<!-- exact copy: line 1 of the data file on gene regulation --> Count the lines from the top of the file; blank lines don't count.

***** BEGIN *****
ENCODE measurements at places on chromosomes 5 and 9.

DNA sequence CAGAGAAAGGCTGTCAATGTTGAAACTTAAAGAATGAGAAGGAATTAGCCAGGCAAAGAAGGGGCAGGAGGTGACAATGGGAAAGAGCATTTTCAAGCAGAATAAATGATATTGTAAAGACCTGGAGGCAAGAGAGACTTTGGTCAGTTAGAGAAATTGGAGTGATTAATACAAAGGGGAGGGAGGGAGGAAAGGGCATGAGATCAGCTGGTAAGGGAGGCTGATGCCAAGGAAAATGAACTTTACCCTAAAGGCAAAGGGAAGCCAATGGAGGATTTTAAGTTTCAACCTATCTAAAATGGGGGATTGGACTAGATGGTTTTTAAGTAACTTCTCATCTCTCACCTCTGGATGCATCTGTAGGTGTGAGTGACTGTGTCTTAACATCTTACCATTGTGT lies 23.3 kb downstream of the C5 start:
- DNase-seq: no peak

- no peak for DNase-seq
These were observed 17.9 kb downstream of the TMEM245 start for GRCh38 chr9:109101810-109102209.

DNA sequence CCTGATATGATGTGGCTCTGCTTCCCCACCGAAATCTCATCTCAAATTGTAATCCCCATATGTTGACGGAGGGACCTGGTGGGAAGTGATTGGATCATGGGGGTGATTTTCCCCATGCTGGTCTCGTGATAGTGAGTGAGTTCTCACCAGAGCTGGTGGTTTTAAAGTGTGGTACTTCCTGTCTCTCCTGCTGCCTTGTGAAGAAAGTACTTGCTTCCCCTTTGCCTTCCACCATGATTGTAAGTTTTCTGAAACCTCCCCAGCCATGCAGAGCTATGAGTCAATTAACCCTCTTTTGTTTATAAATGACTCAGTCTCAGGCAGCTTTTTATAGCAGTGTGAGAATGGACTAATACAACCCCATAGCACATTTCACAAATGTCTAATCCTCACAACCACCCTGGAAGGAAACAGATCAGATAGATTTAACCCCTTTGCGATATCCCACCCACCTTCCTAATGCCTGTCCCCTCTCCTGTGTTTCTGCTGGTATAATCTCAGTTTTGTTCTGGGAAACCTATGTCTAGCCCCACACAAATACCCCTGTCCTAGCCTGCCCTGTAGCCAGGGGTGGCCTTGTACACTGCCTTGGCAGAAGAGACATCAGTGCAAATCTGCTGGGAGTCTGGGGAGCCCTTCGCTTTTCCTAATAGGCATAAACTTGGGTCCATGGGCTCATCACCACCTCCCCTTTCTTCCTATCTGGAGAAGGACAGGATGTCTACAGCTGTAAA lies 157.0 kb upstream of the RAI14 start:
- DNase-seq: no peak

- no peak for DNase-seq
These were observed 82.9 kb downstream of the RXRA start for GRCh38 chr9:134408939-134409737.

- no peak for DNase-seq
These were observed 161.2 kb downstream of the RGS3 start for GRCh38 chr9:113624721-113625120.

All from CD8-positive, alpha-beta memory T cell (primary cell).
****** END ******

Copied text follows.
ENCODE measurements at places on chromosomes 5 and 9.